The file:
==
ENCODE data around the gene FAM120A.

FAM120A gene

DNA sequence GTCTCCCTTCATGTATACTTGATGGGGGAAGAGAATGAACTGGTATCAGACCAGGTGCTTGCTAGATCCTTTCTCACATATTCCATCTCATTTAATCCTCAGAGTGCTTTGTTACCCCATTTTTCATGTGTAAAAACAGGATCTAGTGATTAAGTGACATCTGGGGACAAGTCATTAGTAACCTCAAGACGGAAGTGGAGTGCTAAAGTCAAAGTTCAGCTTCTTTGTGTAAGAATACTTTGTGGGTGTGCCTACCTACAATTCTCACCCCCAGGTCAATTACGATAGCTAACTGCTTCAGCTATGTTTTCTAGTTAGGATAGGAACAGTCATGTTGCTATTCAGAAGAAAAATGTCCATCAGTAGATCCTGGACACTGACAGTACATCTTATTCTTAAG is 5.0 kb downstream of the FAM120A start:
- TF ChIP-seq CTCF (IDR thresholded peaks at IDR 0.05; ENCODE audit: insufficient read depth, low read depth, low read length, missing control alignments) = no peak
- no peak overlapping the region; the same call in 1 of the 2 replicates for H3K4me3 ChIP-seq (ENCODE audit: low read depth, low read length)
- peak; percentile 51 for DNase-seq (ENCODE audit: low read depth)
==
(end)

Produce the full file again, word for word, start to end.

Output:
ENCODE data around the gene FAM120A.

FAM120A gene

DNA sequence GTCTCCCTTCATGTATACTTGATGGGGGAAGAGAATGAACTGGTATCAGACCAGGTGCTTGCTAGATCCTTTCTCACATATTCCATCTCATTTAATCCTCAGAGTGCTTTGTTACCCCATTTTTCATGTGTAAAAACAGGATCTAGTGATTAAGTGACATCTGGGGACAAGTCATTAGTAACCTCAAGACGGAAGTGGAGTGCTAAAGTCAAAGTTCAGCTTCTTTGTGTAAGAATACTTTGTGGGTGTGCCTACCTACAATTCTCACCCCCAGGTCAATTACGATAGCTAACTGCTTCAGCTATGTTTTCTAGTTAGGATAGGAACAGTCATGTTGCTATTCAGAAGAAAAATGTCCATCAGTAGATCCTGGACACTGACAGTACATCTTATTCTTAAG is 5.0 kb downstream of the FAM120A start:
- TF ChIP-seq CTCF (IDR thresholded peaks at IDR 0.05; ENCODE audit: insufficient read depth, low read depth, low read length, missing control alignments) = no peak
- no peak overlapping the region; the same call in 1 of the 2 replicates for H3K4me3 ChIP-seq (ENCODE audit: low read depth, low read length)
- peak; percentile 51 for DNase-seq (ENCODE audit: low read depth)